While we were hiking at Caesar Creek Gorge State Nature Preserve, I happened across this frothy, little mess.
I had previously encountered this bubbly stuff on grass.
It turns out that this is the work of a spittlebug, and you are looking at his spittle.
Okay, it’s not exactly spittle. The spittlebug youngsters (called nymphs) tap into plants and suck their sap. According to this Wikipedia article, while consuming sap the nymphs use the “excess, filtered fluids” to produce their characteristic froth. The article didn’t say exactly how they do this, and I’m not sure I want to know.
In each of the above photos a nymph is hidden within the bubbles. I have almost convinced myself that I can see a shadowy nymph on top of the stem in the uppermost photo. But I’ve never encountered a nymph outside of his bubbles, so I’m publishing a photo of one that I found at Wikimedia Commons
The sap-sucking does damage the plant. If you’re a farmer with oodles of these bugs sucking on your crops, you have a problem. However if we look at how the bubbles benefit the bug, it’s really quite impressive. According to the same Wikipedia article:
- Predators (whether bugs or birds) don’t easily realize that there is a yummy, little treat inside all that froth.
- The bubbles insulate the nymph so that the temperature is just right for its development.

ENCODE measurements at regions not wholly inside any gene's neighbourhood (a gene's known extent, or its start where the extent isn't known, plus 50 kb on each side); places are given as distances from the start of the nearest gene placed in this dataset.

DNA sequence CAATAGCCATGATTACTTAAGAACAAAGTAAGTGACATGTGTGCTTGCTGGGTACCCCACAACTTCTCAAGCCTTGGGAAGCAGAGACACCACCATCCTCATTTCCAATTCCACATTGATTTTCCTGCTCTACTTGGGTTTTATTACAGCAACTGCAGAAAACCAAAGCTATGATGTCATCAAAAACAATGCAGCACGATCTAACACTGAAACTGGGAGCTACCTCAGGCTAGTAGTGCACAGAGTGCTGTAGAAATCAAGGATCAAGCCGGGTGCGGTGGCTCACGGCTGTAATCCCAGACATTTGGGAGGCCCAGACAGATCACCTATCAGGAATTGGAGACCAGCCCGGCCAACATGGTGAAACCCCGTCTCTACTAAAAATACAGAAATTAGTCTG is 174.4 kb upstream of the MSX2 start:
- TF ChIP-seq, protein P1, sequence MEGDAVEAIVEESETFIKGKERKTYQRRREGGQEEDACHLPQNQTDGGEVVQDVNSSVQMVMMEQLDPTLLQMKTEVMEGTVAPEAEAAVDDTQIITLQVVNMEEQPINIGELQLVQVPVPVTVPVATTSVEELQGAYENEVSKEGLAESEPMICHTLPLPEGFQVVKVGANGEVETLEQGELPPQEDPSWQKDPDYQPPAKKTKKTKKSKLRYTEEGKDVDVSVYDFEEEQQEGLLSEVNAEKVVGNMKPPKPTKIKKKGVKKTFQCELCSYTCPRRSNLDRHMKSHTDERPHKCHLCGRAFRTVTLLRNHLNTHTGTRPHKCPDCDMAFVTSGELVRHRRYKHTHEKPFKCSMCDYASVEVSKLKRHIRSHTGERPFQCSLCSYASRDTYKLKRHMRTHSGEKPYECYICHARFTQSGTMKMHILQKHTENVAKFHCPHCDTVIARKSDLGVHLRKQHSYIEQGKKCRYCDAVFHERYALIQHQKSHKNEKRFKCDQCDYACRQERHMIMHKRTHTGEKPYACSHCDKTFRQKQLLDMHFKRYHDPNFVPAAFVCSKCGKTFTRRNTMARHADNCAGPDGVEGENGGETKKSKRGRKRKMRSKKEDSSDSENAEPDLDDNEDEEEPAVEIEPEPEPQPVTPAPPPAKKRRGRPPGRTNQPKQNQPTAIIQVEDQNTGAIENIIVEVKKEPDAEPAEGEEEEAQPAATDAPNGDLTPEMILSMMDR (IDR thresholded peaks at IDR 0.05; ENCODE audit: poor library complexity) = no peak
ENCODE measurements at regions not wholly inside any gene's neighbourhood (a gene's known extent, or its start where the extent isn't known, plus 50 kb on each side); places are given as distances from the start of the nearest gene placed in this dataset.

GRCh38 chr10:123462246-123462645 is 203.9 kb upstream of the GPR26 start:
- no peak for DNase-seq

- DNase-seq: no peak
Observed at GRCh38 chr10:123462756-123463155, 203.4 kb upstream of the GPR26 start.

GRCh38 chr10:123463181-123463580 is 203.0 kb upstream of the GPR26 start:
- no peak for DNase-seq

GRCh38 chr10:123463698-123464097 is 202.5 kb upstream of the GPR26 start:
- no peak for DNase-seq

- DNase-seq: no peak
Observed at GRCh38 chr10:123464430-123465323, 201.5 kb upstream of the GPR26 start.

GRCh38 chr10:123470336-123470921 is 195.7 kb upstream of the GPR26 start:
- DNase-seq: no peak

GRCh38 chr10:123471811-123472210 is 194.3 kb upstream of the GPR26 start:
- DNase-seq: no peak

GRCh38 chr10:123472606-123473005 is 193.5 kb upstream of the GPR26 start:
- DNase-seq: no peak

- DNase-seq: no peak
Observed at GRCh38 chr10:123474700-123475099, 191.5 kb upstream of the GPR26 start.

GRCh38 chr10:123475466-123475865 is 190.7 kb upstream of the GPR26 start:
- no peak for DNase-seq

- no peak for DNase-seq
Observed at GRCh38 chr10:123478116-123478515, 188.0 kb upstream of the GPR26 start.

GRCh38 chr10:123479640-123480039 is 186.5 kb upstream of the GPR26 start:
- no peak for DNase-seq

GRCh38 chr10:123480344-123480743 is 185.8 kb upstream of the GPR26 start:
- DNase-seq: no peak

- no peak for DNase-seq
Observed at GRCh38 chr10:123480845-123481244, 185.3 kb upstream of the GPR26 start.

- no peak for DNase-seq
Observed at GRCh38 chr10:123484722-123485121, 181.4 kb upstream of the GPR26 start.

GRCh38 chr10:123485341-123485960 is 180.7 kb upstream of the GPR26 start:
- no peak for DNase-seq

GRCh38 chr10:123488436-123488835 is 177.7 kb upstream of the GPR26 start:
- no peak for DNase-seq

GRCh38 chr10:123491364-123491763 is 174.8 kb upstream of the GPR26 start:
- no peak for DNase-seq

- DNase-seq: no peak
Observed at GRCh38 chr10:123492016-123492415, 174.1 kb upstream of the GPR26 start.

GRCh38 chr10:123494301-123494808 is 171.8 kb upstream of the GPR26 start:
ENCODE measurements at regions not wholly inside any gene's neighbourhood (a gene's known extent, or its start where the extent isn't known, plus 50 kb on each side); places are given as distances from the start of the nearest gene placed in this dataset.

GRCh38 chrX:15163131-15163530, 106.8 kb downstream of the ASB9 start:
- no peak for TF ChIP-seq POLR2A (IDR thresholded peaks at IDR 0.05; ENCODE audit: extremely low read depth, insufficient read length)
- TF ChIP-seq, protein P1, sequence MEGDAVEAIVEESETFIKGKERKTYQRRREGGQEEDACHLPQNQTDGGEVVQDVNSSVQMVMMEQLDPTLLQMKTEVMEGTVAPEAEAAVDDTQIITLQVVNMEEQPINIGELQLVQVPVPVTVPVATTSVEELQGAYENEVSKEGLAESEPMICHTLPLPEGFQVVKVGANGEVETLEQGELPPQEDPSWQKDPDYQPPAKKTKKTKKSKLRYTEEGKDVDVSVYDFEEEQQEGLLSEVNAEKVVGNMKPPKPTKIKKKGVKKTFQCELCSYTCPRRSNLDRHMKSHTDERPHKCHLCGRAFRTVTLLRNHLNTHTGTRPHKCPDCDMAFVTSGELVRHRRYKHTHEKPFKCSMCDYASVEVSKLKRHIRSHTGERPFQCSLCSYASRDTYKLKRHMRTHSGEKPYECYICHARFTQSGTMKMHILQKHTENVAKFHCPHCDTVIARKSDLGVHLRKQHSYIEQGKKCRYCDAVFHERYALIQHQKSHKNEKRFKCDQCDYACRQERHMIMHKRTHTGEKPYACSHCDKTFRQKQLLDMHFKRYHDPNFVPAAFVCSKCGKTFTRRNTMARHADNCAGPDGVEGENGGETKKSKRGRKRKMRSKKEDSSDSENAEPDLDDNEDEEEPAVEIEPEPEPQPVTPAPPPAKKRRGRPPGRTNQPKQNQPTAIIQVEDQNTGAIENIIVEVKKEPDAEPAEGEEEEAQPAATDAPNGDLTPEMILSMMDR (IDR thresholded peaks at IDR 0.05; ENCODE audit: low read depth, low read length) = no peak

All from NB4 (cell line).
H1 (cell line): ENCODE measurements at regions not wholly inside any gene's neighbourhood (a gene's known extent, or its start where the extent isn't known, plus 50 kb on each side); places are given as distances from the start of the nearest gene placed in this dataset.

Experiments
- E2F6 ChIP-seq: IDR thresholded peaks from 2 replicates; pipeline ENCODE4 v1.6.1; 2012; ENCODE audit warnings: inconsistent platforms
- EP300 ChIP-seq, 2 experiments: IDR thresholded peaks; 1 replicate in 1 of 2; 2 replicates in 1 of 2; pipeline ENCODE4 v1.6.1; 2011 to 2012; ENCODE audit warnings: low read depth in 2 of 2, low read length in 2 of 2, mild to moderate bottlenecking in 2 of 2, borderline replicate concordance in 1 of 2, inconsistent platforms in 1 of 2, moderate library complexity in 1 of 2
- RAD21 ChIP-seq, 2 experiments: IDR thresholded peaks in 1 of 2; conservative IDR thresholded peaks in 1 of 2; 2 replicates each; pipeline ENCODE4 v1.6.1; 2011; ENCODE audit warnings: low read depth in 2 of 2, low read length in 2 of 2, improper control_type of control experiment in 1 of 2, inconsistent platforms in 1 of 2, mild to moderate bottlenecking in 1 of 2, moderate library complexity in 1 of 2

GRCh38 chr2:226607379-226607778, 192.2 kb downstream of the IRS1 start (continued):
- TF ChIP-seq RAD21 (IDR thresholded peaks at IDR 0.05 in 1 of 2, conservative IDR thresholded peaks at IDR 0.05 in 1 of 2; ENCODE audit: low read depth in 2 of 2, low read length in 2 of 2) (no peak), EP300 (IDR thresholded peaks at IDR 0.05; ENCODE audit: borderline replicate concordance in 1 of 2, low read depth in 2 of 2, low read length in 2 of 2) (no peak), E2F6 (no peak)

- The bubbles keep the nymph moist.
- If an animal is daring enough to sample the froth, it has an acrid, disagreeable taste further discouraging predation.
The scientific name for this little creature is Philaenus spumarius which roughly means that it “loves sparkles.” The “sparkles” are an allusion to the light reflecting off its bubbles.
The adult bug has its own super-power: it is an amazing jumper. An adult spittlebug can jump 70 cm (2.3 feet) which is one hundred times its body length. Because of their jumping prowess, spittlebugs also go by the name “froghopper”.
This is the time of year that little gobs of nymph “spittle” can be found on plants here and there. If you aren’t too grossed out by them, try taking a closer look. Sometimes you can see bubbles within bubbles, and sometimes the bubbles sparkle.
I just came across an explanation of how spittlebugs make their “spittle,” but I am too genteel to publish it here. However to support the spirit of inquiry of those who dare to know more, I am linking to the Ohio State University article where all is revealed.
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